Main content area

Bioremediation of diesel and lubricant oil-contaminated soils using enhanced landfarming system

Wang, Sih-Yu, Kuo, Yu-Chia, Hong, Andy, Chang, Yu-Min, Kao, Chih-Ming
Chemosphere 2016 v.164 pp. 558-567
activated sludge, additives, air, bacteria, biodegradability, biodegradation, bioremediation, carbon, chromatography, composts, denaturing gradient gel electrophoresis, ferns and fern allies, headspace analysis, inoculum, lubricants, nucleotide sequences, nutrient content, nutrients, oil refining, petroleum, polluted soils, sequence analysis, soil microorganisms, soil permeability, wastewater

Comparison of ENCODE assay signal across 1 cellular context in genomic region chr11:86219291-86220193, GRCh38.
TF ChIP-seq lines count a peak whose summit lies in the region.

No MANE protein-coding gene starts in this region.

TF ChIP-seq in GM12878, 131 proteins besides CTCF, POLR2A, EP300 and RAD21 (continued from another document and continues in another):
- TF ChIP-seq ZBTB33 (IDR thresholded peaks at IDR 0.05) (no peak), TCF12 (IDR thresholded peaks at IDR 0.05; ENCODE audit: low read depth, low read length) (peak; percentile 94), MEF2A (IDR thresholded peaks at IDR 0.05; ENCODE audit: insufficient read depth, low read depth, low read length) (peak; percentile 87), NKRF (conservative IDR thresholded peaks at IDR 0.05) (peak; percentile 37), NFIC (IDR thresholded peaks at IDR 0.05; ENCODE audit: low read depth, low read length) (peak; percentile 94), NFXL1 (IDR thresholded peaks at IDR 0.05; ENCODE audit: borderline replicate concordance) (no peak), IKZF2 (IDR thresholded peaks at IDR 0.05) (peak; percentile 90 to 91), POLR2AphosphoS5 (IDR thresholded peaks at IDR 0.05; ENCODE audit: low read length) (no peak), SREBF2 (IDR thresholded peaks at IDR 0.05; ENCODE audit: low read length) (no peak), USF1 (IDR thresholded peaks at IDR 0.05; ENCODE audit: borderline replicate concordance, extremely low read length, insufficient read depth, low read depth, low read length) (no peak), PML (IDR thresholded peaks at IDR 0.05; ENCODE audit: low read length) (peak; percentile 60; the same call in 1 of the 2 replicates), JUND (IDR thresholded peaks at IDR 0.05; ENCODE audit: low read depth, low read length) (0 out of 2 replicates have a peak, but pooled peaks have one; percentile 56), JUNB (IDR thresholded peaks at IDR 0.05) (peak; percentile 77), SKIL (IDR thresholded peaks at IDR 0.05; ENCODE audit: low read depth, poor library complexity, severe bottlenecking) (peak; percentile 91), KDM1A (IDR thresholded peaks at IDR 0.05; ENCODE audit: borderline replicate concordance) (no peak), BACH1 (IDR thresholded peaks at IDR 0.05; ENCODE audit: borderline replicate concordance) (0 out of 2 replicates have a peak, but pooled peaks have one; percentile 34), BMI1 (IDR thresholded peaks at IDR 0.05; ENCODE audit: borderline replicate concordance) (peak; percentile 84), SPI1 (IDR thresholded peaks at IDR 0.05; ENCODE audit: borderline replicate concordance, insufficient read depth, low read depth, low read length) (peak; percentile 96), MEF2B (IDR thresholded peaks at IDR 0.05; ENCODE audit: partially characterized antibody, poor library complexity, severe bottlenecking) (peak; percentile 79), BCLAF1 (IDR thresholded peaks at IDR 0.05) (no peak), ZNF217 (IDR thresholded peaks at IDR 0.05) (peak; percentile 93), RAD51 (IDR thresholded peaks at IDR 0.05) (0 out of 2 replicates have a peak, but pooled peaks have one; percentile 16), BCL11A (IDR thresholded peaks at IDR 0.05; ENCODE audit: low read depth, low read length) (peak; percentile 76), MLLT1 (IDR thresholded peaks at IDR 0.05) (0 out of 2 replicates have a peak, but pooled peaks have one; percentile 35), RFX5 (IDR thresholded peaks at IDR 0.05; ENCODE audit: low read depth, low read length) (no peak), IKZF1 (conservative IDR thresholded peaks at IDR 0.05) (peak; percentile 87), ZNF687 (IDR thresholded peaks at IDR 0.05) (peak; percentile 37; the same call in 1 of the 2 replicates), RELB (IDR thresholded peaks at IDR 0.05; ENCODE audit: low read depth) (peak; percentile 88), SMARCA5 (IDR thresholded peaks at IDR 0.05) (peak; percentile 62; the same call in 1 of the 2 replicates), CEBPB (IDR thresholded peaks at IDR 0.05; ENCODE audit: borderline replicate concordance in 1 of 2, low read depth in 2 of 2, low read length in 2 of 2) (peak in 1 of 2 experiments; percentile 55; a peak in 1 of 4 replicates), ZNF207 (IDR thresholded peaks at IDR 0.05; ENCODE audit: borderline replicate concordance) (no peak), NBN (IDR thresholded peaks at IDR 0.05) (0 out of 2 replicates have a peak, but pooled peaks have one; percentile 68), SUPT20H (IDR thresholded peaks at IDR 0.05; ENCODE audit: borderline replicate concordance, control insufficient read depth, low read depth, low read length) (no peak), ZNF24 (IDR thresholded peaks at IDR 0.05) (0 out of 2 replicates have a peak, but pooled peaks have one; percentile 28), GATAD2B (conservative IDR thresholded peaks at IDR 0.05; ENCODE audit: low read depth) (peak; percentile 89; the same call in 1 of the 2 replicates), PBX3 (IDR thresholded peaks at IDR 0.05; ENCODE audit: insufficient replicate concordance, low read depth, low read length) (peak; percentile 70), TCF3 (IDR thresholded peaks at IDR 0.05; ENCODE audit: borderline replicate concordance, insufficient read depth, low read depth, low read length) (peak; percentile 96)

Lubricant and diesel oil-polluted sites are difficult to remediate because they have less volatile and biodegradable characteristics. The goal of this research was to evaluate the potential of applying an enhanced landfarming to bioremediate soils polluted by lubricant and diesel. Microcosm study was performed to evaluate the optimal treatment conditions with the addition of different additives (nutrients, addition of activated sludge from oil-refining wastewater facility, compost, TPH-degrading bacteria, and fern chips) to enhance total petroleum hydrocarbon (TPH) removal. To simulate the aerobic landfarming biosystem, air in the microcosm headspace was replaced once a week. Results demonstrate that the additives of activated sludge and compost could result in the increase in soil microbial populations and raise TPH degradation efficiency (up to 83% of TPH removal with 175 days of incubation) with initial (TPH = 4100 mg/kg). The first-order TPH degradation rate reached 0.01 1/d in microcosms with additive of activated sludge (mass ratio of soil to inocula = 50:1). The soil microbial communities were determined by nucleotide sequence analyses and 16S rRNA-based denatured gradient gel electrophoresis. Thirty-four specific TPH-degrading bacteria were detected in microcosm soils. Chromatograph analyses demonstrate that resolved peaks were more biodegradable than unresolved complex mixture. Results indicate that more aggressive remedial measures are required to enhance the TPH biodegradation, which included the increase of (1) microbial population or TPH-degrading bacteria, (2) biodegradable carbon sources, (3) nutrient content, and (4) soil permeability.